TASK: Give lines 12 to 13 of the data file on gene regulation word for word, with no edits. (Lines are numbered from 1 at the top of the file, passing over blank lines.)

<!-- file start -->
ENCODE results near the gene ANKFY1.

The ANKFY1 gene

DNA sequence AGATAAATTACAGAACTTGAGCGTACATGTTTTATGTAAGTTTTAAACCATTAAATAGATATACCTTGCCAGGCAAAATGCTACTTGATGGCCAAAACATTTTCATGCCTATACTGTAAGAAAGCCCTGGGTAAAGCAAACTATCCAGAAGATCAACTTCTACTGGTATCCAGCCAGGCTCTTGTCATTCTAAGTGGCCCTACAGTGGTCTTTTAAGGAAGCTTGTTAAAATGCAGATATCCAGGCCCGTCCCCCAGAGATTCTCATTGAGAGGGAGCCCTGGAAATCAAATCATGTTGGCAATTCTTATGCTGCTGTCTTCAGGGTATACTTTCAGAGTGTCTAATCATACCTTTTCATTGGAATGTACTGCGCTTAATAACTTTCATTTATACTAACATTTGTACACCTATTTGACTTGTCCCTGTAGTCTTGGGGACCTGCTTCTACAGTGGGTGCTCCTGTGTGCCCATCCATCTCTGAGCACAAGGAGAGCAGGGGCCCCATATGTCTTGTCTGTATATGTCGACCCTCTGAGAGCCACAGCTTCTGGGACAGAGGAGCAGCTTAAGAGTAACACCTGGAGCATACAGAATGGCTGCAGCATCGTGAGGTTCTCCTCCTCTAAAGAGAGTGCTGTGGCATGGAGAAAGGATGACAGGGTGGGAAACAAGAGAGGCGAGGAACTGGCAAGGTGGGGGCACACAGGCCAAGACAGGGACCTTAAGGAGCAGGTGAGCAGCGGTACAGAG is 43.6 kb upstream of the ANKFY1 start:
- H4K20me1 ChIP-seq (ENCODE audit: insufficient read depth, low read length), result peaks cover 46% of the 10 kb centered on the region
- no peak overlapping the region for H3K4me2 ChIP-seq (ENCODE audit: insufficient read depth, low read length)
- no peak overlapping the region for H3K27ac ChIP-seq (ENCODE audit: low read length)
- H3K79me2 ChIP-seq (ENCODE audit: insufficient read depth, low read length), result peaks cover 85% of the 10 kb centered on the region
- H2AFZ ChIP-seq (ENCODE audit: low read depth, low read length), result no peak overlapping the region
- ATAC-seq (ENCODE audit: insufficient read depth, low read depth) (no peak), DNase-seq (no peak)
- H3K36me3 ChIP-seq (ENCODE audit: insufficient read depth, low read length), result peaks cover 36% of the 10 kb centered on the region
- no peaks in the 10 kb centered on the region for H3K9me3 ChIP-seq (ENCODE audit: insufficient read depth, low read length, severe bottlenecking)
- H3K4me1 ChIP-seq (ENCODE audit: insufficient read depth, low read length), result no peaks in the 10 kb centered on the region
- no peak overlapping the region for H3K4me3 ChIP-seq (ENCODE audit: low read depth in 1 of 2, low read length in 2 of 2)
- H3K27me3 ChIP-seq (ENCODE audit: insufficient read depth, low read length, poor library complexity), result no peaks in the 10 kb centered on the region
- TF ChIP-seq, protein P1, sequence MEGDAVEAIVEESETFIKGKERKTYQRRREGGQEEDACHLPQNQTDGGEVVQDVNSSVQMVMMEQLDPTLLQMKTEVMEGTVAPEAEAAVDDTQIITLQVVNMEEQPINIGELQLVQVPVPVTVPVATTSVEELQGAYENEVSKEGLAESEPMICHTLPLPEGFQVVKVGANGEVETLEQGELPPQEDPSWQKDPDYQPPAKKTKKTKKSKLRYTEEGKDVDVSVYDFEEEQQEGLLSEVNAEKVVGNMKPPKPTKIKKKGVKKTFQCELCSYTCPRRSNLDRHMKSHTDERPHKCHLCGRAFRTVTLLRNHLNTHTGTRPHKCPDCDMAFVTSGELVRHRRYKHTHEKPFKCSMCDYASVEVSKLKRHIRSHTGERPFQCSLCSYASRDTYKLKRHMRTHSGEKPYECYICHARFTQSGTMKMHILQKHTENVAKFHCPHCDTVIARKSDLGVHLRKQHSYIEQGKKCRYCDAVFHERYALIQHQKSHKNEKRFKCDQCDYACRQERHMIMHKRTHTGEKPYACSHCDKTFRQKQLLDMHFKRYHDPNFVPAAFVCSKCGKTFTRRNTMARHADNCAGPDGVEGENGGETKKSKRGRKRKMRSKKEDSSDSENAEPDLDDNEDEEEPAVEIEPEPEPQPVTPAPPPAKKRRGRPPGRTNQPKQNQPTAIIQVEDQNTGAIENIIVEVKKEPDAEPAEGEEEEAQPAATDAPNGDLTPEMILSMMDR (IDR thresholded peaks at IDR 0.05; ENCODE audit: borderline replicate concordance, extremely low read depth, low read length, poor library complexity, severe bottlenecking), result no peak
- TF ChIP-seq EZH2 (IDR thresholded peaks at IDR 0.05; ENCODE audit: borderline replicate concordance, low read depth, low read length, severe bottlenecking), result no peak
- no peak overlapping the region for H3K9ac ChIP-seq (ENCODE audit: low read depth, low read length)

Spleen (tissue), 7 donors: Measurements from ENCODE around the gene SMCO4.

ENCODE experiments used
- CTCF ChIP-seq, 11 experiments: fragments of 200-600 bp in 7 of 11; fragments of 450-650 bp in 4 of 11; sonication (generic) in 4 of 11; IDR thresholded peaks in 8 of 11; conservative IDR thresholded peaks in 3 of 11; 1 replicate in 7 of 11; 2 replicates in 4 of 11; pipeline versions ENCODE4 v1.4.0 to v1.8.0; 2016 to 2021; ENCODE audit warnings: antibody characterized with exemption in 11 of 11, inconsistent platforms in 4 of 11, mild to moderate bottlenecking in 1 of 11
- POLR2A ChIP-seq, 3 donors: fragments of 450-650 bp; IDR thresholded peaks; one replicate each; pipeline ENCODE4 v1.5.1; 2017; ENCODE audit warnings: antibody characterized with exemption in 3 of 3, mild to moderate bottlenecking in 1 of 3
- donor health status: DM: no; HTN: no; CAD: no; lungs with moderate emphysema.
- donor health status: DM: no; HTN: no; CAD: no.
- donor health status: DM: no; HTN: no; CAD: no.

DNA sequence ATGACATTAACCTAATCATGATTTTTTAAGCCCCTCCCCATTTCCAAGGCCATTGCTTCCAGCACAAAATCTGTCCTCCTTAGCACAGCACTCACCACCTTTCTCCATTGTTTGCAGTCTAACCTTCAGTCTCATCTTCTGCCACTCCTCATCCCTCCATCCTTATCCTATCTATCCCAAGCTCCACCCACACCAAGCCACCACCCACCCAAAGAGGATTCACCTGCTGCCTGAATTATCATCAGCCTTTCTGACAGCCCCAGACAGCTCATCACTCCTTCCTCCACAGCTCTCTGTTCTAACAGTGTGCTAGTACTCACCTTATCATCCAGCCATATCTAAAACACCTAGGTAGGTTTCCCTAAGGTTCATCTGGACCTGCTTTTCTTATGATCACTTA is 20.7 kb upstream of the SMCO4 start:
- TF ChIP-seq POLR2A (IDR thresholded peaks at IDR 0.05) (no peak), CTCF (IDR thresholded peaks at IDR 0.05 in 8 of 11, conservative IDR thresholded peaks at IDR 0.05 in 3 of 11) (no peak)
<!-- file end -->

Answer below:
- H3K4me1 ChIP-seq (ENCODE audit: insufficient read depth, low read length), result no peaks in the 10 kb centered on the region
- no peak overlapping the region for H3K4me3 ChIP-seq (ENCODE audit: low read depth in 1 of 2, low read length in 2 of 2)